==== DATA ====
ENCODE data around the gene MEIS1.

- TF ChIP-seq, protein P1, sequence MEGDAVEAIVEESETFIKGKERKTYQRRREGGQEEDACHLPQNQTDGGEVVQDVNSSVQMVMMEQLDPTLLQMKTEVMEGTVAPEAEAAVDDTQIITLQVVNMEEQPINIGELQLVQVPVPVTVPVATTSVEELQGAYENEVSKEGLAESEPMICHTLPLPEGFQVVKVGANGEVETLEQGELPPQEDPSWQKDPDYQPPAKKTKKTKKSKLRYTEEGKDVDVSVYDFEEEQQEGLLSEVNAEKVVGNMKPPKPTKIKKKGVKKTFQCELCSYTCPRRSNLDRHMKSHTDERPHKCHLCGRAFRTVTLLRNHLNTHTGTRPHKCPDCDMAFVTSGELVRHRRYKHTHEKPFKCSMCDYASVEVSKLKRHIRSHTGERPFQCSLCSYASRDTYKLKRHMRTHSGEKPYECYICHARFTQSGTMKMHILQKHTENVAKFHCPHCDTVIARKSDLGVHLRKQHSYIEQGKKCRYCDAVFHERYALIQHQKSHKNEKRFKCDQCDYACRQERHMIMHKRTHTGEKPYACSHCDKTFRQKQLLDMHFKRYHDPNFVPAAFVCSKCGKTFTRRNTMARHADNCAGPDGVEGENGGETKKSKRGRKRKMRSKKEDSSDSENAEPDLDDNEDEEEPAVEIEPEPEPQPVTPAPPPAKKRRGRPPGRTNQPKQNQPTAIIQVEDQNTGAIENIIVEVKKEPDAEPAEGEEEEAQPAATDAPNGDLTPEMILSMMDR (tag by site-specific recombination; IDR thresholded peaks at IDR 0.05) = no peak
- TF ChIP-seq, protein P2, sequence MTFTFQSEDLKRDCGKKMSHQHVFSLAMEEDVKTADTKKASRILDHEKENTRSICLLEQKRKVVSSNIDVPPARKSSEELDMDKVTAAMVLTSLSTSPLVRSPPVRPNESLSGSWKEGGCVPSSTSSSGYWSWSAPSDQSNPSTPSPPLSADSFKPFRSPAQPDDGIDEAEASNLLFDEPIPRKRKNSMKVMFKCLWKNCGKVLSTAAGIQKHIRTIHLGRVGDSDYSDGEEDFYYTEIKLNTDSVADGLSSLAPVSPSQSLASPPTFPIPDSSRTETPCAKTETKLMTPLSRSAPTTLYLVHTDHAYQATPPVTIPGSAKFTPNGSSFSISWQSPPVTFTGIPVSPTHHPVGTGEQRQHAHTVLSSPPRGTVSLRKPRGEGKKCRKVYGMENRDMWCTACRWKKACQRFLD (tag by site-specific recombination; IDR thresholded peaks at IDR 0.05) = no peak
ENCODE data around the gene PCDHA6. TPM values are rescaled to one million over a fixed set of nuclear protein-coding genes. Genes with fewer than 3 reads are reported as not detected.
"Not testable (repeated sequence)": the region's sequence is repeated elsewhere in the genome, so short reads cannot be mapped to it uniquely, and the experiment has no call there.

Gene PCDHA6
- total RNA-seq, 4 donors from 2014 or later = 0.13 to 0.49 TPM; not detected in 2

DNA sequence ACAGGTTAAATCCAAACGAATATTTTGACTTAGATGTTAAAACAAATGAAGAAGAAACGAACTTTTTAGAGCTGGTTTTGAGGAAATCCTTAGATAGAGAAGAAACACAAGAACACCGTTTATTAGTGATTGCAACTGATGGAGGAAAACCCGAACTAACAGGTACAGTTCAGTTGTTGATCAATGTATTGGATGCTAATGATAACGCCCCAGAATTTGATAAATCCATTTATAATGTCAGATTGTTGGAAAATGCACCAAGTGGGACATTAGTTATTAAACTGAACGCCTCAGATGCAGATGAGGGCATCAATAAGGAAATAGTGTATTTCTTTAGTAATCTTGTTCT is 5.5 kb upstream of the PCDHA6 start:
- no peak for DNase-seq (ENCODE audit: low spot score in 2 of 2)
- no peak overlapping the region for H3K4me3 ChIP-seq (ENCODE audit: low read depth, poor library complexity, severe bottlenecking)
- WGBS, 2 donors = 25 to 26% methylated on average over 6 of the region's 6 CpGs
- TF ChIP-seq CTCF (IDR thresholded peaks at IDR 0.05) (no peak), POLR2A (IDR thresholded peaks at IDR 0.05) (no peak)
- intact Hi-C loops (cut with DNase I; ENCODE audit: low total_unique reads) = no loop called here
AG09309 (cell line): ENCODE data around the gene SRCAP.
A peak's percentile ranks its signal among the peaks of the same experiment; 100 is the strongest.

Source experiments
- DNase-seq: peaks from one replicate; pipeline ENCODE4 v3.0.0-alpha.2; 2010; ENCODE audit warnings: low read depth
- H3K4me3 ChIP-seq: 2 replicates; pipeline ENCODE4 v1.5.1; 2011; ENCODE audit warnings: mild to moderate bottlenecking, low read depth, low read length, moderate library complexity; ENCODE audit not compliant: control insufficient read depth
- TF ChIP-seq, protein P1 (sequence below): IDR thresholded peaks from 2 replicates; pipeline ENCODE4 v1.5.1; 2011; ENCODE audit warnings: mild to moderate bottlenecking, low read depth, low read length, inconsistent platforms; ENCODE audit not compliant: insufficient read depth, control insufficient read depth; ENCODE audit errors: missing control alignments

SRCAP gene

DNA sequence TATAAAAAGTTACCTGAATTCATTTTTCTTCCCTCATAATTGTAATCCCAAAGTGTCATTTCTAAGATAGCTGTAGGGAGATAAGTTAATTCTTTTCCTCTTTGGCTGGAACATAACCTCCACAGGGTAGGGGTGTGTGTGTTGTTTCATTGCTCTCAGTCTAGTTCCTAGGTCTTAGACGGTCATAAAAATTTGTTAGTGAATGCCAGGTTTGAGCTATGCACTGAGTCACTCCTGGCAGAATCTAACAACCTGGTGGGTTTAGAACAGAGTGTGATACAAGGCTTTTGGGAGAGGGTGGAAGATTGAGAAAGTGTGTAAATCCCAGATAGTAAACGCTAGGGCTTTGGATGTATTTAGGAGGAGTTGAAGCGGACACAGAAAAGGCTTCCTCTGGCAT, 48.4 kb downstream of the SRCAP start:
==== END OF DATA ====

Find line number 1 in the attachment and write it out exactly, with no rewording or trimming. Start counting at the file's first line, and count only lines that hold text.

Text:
ENCODE data around the gene MEIS1.